In recognition of Women’s History Month, we are celebrating our women instructors. Get to know Wellbeats instructor Leah Hiller (formerly known as Leah Prudhomme), a powerhouse instructor known for strength and speed who trains personally in long-distance triathlons and bike races.
Wellbeats instructor Leah Hiller’s indomitable spirit is one of grit, determination, courage, and perseverance in the face of adversity. In her youth, she used that competitive drive to excel as a musician, playing both the violin and the viola at a high level. As an adult, she found her calling as a triathlete, cross country mountain biker, and coach.
Leah is passionate about endurance sports and has done several short and long-course Ironman triathlons, marathons, cross country mountain bike races, and trail races. She also volunteers as a coach for her local high school’s mountain bike team.
Never one to back down from a challenge, Leah tackles everything life throws at her head on. Though she’s achieved significant athletic success, her personal wellness journey has not been without obstacles. Leah uses her resilience, work ethic, and determination to chase down her goals while also inspiring others—no matter what obstacles stand in the way.
Leah’s passion for fitness and sports did not reach its pinnacle until her adult years—though she has always been active. Growing up in northern Minnesota, Leah spent time camping, hiking, hunting, and fishing as a child. She was always outdoorsy. She had a horse and took riding lessons, and her family lived on a lake, so she swam but not competitively—until the day she decided she wanted to swim across the lake.
Her parents said no at first, but Leah persisted.
“I wore them down with sheer drive,” Leah said. “I was determined to do it, so I just kept asking and asking and asking. I think they figured I would give up halfway across the lake, so eventually they said they would follow me in a boat. In terms of what swimming technique would probably have been most efficient, I was not very good at it.
“I got across the lake, and that kind of marked my inner drive for distance. I always set my mind to do something big and then go after that goal. It’s similar in biking or hiking. I always wanted to make it to the next ridge or reach the next distance, the next mountaintop, that I could see or imagine. That was kind of the birth of it.”
Fast forward to today, and Leah has used her drive for distance, combined with years of training and coaching, to complete five full distance Ironman triathlons. She’s qualified for two Ironman 70.3 World Championships and competed at the 2021 Ironman 70.3 World Championships last September. She has placed among the top-five overall females at the Fat Bike World Championships and has qualified for and competed in one of the toughest mountain bike races in North America, the Leadville 100 MTB in Leadville, Colorado. Over the decades, Leah has competed in well over 100 triathlons, road races, and mountain bike competitions.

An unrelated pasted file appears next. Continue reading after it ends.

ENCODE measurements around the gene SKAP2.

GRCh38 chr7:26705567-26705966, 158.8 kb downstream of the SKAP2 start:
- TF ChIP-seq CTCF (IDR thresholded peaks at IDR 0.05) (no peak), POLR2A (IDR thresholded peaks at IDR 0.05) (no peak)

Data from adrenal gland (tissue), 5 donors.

That swim across Pike Lake in Duluth, Minnesota, as a child sparked Leah’s competitive spirit and showed her what she is capable of when she sets out to achieve a big goal, but her personal wellness journey has not been without adversity.
Not long after that defining swim, Leah experienced another life-changing event when she was the passenger in a terrible car accident at 18 years old. The driver of the vehicle fell asleep at the wheel, and the car went off the road and crashed into a tree while traveling at 75 miles per hour. Leah was ejected through the front windshield of the car.
“Honestly, it was a miracle I survived the crash,” Leah said. “I went through the windshield headfirst. I was sleeping in the car, so I didn’t actually feel it on the impact, which was good.”
She suffered a shattered broken arm and a broken back in the accident but refused to let the setback stop her from pursuing her dreams. Her right arm had taken the brunt of the force of that windshield but also helped save her life.
“I think this time in my life is when the athlete was born,” Leah said. “In the hospital recovering, they had to rebuild my arm. Lots of surgeries and blood transfusions and metal plates later, they put me back together. I broke my back, but I wasn’t paralyzed. I realized there were just so many miracles in surviving the whole thing.”
Her doctors expected her to make a full recovery since she was young, strong, and healthy, but one doctor in particular warned Leah that she “might not be running marathons anytime soon.”
“Just by saying, I don’t know if you’ll be doing anything like that—you probably won’t—of course that was everything I wanted to do,” Leah said.
“When they told me I couldn’t, I said, ‘Watch me.’ And so over time, I started working with a physical therapist and then a personal trainer. I started lifting weights to get strength back in my arm and back. Then I started running. It was pretty pathetic, but I soon completed my first half marathon.”
After recovering from the car accident, Leah moved to Arizona to attend college at the University of Arizona. It was there that she fell in love with biking, which she first picked up as a convenient way to get around campus.
“I thought I would just commute to class, but then I started riding outside of class,” Leah said. “Then I started riding 50 miles—and then 100 miles. I was so excited about biking. I decided it was really my thing. I could just keep going and going and going.”
Once again, Leah sought to see just how far she could go, which led her to bike across the country in one month during her college years.